4 stalks celery, chunked

3 cups cauliflower, broken up

3-4 jalapeno peppers, sliced

1/2 cup canning kosher salt

2 cups water

10 cups vinegar

3 cloves garlic

2 tbsp prepared horseradish

1/3 cup sugar

Layer your vegetables in clean jars.  Combine remaining ingredients in large saucepan and simmer for 15 minutes.  Ladle hot liquid over mixture and seal.  Process 10 minutes in hot water bath.  Wait at least 2 weeks before opening to allow brine to manipulate the vegetables.


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12 lbs ripe tomatoes

1 lb onions

1/2 lb sweet red peppers

1/2 lb sweet green peppers

4.5 cups vinegar

4.5 cups sugar

1/8 cup canning salt (optional)

Into spice bag or cheesecloth add

1 tbsp dry mustard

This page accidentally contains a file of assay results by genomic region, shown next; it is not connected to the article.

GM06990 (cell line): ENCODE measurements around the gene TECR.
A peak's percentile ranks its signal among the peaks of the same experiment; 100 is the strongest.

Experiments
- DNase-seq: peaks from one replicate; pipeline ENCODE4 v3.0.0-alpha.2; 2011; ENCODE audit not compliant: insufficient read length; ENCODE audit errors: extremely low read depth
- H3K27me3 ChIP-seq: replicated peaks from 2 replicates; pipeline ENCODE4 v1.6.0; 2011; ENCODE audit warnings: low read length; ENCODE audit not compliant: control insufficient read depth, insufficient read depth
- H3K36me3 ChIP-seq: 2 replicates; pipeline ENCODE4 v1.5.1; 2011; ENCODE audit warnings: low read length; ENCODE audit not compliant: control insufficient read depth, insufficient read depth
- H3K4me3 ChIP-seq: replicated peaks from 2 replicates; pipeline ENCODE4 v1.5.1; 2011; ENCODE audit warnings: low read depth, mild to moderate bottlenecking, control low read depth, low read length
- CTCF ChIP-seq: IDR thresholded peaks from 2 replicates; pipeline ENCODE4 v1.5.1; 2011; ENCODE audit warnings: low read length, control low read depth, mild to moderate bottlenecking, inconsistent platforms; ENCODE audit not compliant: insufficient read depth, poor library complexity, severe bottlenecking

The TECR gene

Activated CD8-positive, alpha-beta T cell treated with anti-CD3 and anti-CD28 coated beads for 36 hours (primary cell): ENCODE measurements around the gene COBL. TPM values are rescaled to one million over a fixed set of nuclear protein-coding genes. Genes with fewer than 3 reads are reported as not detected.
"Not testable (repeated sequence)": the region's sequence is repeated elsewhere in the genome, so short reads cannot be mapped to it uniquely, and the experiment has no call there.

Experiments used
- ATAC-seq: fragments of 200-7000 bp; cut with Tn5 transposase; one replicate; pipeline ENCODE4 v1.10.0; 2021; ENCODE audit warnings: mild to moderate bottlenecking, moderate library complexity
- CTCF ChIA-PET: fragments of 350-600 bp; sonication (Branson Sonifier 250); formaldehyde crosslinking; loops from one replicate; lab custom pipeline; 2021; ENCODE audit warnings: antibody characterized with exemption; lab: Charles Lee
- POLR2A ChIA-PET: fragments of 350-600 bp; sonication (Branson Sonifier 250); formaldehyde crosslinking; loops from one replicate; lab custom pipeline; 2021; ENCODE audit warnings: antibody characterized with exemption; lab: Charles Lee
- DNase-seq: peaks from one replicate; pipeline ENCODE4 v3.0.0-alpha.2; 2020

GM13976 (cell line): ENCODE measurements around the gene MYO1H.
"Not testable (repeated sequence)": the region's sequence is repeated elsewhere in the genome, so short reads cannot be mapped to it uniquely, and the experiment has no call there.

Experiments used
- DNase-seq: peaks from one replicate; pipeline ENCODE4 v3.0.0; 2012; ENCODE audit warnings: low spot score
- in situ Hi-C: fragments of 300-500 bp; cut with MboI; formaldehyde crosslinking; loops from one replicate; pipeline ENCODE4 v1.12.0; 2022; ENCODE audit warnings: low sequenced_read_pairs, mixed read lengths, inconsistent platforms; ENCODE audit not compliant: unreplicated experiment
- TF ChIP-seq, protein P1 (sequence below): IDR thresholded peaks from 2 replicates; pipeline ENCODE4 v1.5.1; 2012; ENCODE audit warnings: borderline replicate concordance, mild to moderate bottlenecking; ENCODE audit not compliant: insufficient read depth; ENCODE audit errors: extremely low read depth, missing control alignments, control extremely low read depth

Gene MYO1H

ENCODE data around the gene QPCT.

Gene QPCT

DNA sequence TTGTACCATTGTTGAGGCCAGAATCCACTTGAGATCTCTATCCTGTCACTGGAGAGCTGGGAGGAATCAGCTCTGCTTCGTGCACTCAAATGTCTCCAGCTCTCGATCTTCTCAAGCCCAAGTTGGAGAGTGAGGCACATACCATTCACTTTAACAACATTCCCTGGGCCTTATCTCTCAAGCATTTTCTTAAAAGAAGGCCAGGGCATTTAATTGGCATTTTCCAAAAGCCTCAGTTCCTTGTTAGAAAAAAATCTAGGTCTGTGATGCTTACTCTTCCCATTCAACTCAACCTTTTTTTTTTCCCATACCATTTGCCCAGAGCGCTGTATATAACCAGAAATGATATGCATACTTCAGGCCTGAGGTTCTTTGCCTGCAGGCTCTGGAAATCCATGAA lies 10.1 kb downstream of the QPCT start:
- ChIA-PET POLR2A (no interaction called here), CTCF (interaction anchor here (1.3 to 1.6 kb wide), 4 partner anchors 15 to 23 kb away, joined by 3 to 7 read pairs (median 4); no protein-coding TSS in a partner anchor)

1/2 tbsp ground red pepper

1/4 tsp ground allspice

1/2 tbsp whole cloves

1/4 tsp cinnamon

1. Select your tomatoes and put in water to boil.

2. Once skins are split, remove from hot water into ice bath and when cold, peel skins off “meat”.  (Save the skin for tomato powder).

3. Slice tomatoes in half and remove the seeds. Place in strainer over catch bowl and let drain out extra waters.

4. Prepare peppers and onions.

5. Put tomatoes, peppers and onions in blender in batches to puree.

6. Place in canning kettle and heat to boiling. Simmer 1 hour.

7. Add vinegar, sugar, salt and spice bag.

8. Move contents to a crock pot and reduce over low heat until ketchup is reduced by half volume (this takes about 12 hours in a crockpot). Stir occasionally.

9. Once reduced, can and seal.

10. Hot water bath 15 minutes.

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I love mushrooms, in sauces, making gravies, on pizza’s or in general dishes. There is nothing better then mushrooms.  Often times our local groceries or the farmers markets have sales on mushrooms “past prime” meaning they don’t look as white and beautiful as they desire for eye appeal.  When this happens I make sure I’m first in line to snatch up the shipment boxes full of these little gems.